Franklin’s model points out the level of consciousness, attention, and commitment needed to take on deep and intense forms of change. He writes that it’s not enough to want to be a good person, but that “contrary habits must be broken and good ones established before we can have any dependence on a steady, uniform rectitude of conduct.” Being able to depend on your better inclinations requires an investment of time.

 

So great was the influence of Franklin, that many people have adopted his practice of 13 traits. The Jewish community in 19th-century Eastern Europe created a practice called “Mussar" (which is said to have been inspired by Franklin).

My own list for personal transformation

I have my own list of 13 traits which differs slightly from Franklin’s. Mine includes Compassion/Loving-kindness, Gratitude, Generosity and Trust (in a higher power). Instead of what Franklin called Sincerity, I practice Truth. I combined Franklin’s values of Industry and Resolution into my value of Enthusiasm (although, in retrospect, I like the word “Resolution” better). Chastity and Temperance, I combine under Moderation, and Frugality I relabeled Simplicity (and I emphasize the importance of distinguishing want from need). Also, Justice falls under Compassion/Loving Kindness in my list.

What I’ve learned from my own practice

For the past six years, following Ben Franklin’s example for self-improvement, I’ve been working through my own list of 13 traits. And this experience has yielded a few observations: First, Franklin was a wee bit overly optimistic with his desire for moral perfection. I don’t know that perfection is really possible for mere mortals, and so I think our job is just to try to be a little better week to week, and year to year. We can become better by committing to a lifetime of practice. Second, it helps to practice with a friend or two in order to keep each other accountable. It doesn’t have to be intense or time-consuming. You can designate 30 minutes a week for a check-in call to discuss how your work went. Three, don't go more than two weeks on a trait, otherwise you begin to fatigue on it and slip back into unconscious patterns. Keep moving through the list so other traits can get your attention.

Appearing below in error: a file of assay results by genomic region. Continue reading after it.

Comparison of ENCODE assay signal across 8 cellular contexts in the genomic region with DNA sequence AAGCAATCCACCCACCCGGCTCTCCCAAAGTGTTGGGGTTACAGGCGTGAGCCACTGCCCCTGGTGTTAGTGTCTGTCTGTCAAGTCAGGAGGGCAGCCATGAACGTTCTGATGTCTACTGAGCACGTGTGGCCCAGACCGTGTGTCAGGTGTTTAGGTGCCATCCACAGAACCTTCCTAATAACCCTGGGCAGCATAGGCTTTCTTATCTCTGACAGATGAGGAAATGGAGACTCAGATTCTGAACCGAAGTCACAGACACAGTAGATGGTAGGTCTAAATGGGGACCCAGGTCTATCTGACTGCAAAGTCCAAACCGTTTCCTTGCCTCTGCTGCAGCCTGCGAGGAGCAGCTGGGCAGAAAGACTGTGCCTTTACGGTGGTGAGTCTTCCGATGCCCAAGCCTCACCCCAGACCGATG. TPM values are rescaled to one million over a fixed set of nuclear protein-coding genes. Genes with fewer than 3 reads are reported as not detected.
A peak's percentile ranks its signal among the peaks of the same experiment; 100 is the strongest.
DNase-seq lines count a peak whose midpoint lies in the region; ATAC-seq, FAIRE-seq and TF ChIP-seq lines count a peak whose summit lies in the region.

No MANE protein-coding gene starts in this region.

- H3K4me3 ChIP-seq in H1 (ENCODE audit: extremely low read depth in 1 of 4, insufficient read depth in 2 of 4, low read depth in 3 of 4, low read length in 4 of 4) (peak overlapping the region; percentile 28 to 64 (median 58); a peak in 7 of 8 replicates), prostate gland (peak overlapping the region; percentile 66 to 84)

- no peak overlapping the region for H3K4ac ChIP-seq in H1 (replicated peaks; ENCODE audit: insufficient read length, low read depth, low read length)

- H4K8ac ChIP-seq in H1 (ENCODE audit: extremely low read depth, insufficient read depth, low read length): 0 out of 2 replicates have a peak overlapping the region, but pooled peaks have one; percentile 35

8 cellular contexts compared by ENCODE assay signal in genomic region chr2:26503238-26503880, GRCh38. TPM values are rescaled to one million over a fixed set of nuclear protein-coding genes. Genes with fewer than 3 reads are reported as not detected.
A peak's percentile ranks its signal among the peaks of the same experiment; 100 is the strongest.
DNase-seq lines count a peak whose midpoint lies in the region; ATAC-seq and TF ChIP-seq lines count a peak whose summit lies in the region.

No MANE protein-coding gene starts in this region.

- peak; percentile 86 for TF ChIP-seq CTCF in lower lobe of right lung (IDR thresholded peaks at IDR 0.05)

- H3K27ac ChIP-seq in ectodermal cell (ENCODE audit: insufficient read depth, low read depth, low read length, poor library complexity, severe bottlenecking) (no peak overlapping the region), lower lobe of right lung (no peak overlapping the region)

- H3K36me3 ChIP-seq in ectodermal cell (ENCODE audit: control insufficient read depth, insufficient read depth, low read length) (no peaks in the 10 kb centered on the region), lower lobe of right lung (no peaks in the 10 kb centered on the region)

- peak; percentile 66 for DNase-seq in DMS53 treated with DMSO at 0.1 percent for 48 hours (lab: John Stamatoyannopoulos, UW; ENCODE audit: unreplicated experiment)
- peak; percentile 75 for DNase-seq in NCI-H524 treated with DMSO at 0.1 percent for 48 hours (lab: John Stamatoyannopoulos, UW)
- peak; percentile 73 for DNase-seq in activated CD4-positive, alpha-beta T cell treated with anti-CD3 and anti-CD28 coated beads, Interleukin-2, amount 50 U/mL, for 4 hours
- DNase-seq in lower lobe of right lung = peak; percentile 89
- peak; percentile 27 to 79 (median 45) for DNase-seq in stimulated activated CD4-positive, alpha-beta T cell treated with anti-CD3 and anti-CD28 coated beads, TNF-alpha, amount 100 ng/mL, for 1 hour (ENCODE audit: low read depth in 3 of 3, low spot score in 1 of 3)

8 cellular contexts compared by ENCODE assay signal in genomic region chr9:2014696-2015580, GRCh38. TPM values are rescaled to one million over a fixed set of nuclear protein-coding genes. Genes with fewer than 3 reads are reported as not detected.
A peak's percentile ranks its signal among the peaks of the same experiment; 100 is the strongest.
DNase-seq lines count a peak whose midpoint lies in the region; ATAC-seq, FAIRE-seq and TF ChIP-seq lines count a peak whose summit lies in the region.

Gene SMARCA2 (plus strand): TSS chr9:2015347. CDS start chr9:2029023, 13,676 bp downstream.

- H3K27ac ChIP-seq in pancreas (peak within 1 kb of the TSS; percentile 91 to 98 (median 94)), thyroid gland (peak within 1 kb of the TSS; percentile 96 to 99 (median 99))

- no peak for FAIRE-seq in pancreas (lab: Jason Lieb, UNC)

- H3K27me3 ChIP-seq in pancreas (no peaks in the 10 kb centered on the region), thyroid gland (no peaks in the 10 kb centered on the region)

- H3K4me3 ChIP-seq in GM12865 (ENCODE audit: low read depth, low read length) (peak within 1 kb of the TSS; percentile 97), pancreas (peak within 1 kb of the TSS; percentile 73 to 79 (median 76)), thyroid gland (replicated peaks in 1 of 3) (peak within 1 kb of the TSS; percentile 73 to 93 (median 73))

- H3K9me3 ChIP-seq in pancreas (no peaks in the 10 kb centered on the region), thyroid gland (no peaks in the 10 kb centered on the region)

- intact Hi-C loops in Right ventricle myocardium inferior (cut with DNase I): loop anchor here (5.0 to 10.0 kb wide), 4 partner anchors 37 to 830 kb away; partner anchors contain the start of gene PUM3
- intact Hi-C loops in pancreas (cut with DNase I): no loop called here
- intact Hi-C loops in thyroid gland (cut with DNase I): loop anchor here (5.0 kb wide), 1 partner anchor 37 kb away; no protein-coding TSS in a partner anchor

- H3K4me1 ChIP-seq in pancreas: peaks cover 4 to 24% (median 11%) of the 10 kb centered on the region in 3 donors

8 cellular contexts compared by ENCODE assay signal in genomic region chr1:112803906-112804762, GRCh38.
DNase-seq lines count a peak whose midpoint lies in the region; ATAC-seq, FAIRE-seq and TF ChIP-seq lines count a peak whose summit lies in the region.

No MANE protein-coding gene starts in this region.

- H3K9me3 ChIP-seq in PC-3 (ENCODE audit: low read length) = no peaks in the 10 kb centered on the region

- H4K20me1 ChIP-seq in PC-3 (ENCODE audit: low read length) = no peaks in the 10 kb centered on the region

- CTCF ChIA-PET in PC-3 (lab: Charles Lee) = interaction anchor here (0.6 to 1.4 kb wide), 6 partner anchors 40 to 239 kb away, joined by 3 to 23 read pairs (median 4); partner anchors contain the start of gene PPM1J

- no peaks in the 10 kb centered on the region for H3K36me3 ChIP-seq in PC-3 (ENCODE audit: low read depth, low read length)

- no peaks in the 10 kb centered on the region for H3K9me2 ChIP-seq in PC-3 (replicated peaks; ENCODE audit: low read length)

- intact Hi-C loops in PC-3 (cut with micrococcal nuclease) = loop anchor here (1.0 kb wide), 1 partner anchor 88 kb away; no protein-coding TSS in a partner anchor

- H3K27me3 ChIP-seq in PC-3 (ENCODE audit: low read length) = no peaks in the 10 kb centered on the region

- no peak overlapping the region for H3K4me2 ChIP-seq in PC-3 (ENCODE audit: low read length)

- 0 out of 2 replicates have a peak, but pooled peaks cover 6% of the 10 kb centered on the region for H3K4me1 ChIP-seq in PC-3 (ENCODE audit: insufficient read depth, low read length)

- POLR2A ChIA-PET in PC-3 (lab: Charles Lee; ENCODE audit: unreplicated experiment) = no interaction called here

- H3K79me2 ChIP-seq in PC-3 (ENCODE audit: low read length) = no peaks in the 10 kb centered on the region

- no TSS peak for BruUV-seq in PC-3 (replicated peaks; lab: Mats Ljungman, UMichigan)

If you were going to create a system similar to Franklin’s, how would you personalize or modernize the list of virtues? Which ones would you keep? Which ones would you revise and update and which ones would you add? Please share your list in the comments! Also, if you would like more information on how to get started, drop me a line.

 

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Edith

Written by Edith "Edie" Raphael, PhD

Edie Raphael is consultant and coach with Rewire. She is passionate about mindful work practices and organizational culture change. She is also one of the kindest, most brutal yoga instructors you will meet.